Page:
Contraceptive Catholics: Rationalizing Family Planning, Agency, and Religion ItselfShow full item record
|Contraceptive Catholics: Rationalizing Family Planning, Agency, and Religion Itself
|The Catholic Church prohibits the use of artificial contraceptive methods, a teaching it clarified with the encyclical Humanae Vitae in 1968. However, almost the same proportion of sexually active Catholic women uses contraception as compared with the rest of the population--about 98 percent. To delve into this disconnect, I have inquired into eight practicing Catholic women's lives to learn whether their rational approaches (informed by Max Weber's rationality typology) to this issue inform their judgment of the question and its application in their personal lives. Their perceived control of their fertility, their circumstances, and their relationships with their husbands and God all factored into their individualized combinations and applications of these rationality types and the diverse reasons for selecting the family planning method that they do. Each constructs a morality and a Catholicism according to her individual experience, belief, and needs.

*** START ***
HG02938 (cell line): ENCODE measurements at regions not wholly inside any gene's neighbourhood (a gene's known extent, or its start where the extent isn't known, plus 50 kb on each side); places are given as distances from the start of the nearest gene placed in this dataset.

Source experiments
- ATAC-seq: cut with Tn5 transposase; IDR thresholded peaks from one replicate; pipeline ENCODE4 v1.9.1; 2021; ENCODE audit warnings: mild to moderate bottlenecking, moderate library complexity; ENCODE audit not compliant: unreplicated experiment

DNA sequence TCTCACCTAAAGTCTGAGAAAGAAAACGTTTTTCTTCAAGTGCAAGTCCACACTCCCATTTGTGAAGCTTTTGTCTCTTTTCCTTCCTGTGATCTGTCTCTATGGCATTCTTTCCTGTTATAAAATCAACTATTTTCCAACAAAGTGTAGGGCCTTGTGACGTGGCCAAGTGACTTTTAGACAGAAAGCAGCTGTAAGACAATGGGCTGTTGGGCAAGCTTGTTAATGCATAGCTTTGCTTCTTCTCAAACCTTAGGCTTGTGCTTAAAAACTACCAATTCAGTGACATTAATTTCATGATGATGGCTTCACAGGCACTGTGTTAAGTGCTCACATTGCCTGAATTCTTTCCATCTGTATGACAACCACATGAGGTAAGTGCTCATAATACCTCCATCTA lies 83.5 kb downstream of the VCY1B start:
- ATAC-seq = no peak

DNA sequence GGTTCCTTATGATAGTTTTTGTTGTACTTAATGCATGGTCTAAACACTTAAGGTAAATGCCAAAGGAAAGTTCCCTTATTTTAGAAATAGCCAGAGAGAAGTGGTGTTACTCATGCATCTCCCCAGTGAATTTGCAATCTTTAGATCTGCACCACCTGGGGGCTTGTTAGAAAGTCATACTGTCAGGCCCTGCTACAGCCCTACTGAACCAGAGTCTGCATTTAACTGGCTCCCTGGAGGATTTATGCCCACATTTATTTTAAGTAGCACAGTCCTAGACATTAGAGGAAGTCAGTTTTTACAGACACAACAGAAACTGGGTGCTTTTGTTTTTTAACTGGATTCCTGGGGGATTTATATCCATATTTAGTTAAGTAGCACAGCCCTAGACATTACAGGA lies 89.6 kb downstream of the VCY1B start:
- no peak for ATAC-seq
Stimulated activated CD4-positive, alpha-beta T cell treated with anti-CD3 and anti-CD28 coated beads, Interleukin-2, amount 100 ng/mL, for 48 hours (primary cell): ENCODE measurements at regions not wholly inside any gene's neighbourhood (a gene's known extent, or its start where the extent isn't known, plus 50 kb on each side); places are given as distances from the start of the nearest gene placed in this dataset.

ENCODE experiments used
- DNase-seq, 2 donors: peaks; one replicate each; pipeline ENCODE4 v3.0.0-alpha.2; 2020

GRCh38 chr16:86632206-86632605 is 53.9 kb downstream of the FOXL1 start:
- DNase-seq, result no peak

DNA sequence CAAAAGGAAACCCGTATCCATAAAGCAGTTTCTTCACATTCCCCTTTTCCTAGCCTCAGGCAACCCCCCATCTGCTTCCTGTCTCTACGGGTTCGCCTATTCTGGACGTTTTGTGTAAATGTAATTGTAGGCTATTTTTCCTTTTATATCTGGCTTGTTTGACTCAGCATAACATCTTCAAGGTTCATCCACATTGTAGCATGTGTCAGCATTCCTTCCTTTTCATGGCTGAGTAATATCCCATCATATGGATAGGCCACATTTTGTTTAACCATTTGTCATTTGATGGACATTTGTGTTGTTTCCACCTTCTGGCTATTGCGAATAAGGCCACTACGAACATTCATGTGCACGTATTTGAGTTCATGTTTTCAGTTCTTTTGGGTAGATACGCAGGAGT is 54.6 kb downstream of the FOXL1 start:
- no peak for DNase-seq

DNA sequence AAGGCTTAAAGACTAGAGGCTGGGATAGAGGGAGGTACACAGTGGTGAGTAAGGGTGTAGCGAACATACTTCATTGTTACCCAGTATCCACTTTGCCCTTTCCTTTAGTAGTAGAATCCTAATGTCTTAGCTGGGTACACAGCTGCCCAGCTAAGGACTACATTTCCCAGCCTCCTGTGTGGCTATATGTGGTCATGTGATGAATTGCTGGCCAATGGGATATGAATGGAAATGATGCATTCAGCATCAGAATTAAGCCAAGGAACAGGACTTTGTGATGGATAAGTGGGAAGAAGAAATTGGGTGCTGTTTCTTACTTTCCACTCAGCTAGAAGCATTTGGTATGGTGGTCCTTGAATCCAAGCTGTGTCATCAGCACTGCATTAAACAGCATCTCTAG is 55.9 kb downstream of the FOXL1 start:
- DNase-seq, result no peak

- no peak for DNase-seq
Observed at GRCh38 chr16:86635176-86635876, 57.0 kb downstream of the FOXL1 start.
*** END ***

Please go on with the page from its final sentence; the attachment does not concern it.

|Sociology and Anthropology
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- Undergraduate Honors Papers